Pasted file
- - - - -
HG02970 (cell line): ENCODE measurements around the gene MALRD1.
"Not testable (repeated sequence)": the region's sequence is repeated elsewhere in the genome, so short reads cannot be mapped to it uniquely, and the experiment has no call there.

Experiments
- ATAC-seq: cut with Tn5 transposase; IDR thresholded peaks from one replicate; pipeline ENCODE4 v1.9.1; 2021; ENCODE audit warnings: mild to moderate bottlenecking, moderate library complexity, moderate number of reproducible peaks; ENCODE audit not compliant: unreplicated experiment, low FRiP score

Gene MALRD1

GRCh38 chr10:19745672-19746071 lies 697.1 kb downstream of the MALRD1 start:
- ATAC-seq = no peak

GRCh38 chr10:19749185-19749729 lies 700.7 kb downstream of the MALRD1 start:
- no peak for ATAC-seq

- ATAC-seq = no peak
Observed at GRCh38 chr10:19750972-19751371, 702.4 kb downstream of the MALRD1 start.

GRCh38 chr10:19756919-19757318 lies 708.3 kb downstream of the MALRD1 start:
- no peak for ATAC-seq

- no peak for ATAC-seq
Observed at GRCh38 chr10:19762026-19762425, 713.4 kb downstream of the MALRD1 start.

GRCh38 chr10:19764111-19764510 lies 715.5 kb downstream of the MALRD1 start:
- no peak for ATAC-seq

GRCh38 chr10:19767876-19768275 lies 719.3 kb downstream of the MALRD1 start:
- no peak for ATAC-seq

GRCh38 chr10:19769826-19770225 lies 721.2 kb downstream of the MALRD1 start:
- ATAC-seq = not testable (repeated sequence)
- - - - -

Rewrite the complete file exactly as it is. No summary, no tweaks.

HG02970 (cell line): ENCODE measurements around the gene MALRD1.
"Not testable (repeated sequence)": the region's sequence is repeated elsewhere in the genome, so short reads cannot be mapped to it uniquely, and the experiment has no call there.

Experiments
- ATAC-seq: cut with Tn5 transposase; IDR thresholded peaks from one replicate; pipeline ENCODE4 v1.9.1; 2021; ENCODE audit warnings: mild to moderate bottlenecking, moderate library complexity, moderate number of reproducible peaks; ENCODE audit not compliant: unreplicated experiment, low FRiP score

Gene MALRD1

GRCh38 chr10:19745672-19746071 lies 697.1 kb downstream of the MALRD1 start:
- ATAC-seq = no peak

GRCh38 chr10:19749185-19749729 lies 700.7 kb downstream of the MALRD1 start:
- no peak for ATAC-seq

- ATAC-seq = no peak
Observed at GRCh38 chr10:19750972-19751371, 702.4 kb downstream of the MALRD1 start.

GRCh38 chr10:19756919-19757318 lies 708.3 kb downstream of the MALRD1 start:
- no peak for ATAC-seq

- no peak for ATAC-seq
Observed at GRCh38 chr10:19762026-19762425, 713.4 kb downstream of the MALRD1 start.

GRCh38 chr10:19764111-19764510 lies 715.5 kb downstream of the MALRD1 start:
- no peak for ATAC-seq

GRCh38 chr10:19767876-19768275 lies 719.3 kb downstream of the MALRD1 start:
- no peak for ATAC-seq

GRCh38 chr10:19769826-19770225 lies 721.2 kb downstream of the MALRD1 start:
- ATAC-seq = not testable (repeated sequence)